Going up against the likes of “Zootopia” and “Kubo and the Two Strings” in this year’s Oscar contest for Animated Feature Film, “The Red Turtle” is a dark horse. But don’t let that keep you from seeing this lovely little mostly hand-drawn fable on a big screen. And don’t, if you happen to be averse to the look of Japanese anime (as I am), be concerned that the film was produced by Studio Ghibli, the folks who made “Howl’s Moving Castle” and “Spirited Away” and the like. “The Red Turtle” was green lit by Ghibli, but was directed, with complete freedom, by Dutch filmmaker Michael Dudok de Wit, who won an Oscar for the animated short “Father and Daughter” in 2000. It does not physically resemble any anime film.

The triumph of “The Red Turtle” lies in its simplicity. The drawings seem as if they were done with pencils, though some were actually created on tablets. And the story can be summed up in a single sentence: A lone castaway finds happiness and contentment on a small island.

That sounds like a bit of a challenge if you want to hold an audience’s attention for the length of a relatively short (81 minutes) feature film. On top of that there’s no dialogue. But the film is captivating from the opening moments, which show — as, coincidentally, does the opening sequence in “Kubo” — a terrible storm at sea. But in this one, there’s just one person, a young man, struggling in the huge waves and maybe, just maybe, assisted by someone or something in the water with him, then landing safely onshore.

The unnamed man, whose back story is never told, finds food and water, and the island is safe enough for him to sleep out in the open. But with only birds and turtles and comically scuttling crabs for company, loneliness and desperation set in quickly. He is determined to escape, soon fashions a raft out of logs and branches, and sets out to sea, only to be bashed from underneath by some unseen creature, and sent swimming back to shore. Another, this time larger, raft is built, sets off, and is bashed. An even larger one meets the same fate, with him frustratingly making his way, completely exhausted, back to the beach.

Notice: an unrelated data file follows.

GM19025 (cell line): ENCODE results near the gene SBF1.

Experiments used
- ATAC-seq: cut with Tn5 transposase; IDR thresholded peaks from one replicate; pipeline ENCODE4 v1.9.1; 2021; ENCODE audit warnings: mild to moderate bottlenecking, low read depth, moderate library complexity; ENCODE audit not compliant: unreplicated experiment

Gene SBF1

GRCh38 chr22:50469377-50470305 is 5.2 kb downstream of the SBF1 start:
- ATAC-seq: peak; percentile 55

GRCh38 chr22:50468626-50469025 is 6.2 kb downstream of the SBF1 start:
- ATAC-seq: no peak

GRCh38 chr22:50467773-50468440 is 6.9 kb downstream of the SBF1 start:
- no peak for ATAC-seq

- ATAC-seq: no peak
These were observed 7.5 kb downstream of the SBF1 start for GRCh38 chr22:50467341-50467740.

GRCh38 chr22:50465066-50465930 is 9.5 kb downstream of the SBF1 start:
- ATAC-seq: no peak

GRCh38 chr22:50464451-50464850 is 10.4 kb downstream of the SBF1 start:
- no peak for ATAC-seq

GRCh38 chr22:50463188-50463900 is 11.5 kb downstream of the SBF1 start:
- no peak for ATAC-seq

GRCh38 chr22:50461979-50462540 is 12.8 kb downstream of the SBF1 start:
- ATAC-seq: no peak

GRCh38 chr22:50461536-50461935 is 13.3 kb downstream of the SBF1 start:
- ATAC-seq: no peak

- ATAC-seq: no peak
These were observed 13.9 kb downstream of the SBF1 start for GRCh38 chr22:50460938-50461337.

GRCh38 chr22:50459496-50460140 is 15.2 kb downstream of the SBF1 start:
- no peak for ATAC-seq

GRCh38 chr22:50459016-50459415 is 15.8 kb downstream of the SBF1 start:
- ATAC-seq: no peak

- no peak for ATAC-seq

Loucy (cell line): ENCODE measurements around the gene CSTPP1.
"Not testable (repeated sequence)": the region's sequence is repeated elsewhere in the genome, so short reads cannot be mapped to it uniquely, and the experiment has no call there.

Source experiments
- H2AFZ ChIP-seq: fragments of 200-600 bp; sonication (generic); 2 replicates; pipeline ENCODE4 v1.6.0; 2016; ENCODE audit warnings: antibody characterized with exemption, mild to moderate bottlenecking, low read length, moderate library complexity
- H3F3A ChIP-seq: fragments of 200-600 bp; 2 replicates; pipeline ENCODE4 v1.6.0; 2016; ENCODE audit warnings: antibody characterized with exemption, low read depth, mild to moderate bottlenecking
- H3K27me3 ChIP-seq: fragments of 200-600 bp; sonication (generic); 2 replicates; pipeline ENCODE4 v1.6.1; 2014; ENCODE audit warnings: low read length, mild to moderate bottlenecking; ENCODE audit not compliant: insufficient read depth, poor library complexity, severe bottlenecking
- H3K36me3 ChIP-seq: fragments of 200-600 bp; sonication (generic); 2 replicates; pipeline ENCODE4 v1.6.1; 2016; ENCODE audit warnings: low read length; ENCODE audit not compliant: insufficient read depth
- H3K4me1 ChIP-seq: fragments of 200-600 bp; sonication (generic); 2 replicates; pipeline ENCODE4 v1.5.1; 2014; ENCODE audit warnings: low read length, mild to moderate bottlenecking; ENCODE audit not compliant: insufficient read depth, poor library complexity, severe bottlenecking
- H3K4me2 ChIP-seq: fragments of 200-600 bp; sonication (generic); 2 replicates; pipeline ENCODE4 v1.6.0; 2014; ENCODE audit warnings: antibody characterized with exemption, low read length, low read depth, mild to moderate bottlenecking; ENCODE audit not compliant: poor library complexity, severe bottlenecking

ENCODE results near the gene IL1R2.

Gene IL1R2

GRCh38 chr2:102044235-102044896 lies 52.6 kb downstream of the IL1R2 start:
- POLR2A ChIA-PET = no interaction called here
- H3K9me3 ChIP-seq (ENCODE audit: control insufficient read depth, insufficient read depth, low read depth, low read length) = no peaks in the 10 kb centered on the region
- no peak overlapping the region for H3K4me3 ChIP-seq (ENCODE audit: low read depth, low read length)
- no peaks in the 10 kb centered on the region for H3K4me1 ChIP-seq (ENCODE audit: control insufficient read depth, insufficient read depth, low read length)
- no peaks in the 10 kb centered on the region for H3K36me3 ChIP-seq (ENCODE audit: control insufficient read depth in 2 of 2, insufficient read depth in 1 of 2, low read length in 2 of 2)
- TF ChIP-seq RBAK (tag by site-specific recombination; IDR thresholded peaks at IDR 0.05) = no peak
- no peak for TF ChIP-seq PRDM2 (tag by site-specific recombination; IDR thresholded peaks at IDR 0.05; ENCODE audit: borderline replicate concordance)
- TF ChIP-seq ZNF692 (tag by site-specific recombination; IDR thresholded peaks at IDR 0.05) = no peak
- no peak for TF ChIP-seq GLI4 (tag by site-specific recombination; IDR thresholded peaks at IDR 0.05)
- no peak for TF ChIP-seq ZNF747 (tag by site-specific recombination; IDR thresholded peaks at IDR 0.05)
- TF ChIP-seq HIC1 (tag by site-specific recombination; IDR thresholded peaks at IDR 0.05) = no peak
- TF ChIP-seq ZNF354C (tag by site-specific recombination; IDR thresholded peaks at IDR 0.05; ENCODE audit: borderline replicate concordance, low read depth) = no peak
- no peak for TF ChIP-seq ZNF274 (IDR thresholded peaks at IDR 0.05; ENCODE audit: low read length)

The mystery is cleared up when, on yet another attempt, he sees the cause of his woes, a large red sea turtle (one of the very few computer-animated pieces of the film) accompanying him on his intended voyage, but making sure he doesn’t get far.

It’s at this point that the film introduces a fantasy element. The man’s exasperation leads to rage which erupts in an act that, even without any dialogue, is clear that he regrets. And then the magic begins. The red turtle is not what it seems. Hold on, the red turtle might not be what it seems. Because there are such inventive and interesting and surprising story turns in the script, I’m not going to give them away here.

Suffice it to say, the man, despite his rueful actions, soon finds himself with company, and not of the reptilian sort. His (their) lonely island refuge becomes a paradise. Before long, there is what can only be described as a family, an extremely close-knit one.

But lest this sound like a story that’s too simple to keep your attention, there are also bouts of peril — the scariest of which is a devastating tsunami — some sadness, some laughter (oh, those crabs), and a constant sense of wonder, some of it due to what’s being played out on the screen, some of it from the exquisite and mood-altering score by Laurent Perez Del Mar. In the end, this is a warm and gently trippy dream of a movie, perfect viewing for all ages.

— Ed Symkus writes about movies for More Content Now.

“The Red Turtle”
Written by Pascale Ferran and Michael Dudok de Wit; directed by Michael Dudok de Wit
Rated PG